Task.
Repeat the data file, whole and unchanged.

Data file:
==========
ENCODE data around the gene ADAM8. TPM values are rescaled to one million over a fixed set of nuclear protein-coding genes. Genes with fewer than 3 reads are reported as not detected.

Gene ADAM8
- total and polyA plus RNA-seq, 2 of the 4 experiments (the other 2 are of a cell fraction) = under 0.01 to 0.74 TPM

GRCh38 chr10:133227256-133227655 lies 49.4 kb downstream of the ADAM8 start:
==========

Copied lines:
ENCODE data around the gene ADAM8. TPM values are rescaled to one million over a fixed set of nuclear protein-coding genes. Genes with fewer than 3 reads are reported as not detected.

Gene ADAM8
- total and polyA plus RNA-seq, 2 of the 4 experiments (the other 2 are of a cell fraction) = under 0.01 to 0.74 TPM

GRCh38 chr10:133227256-133227655 lies 49.4 kb downstream of the ADAM8 start: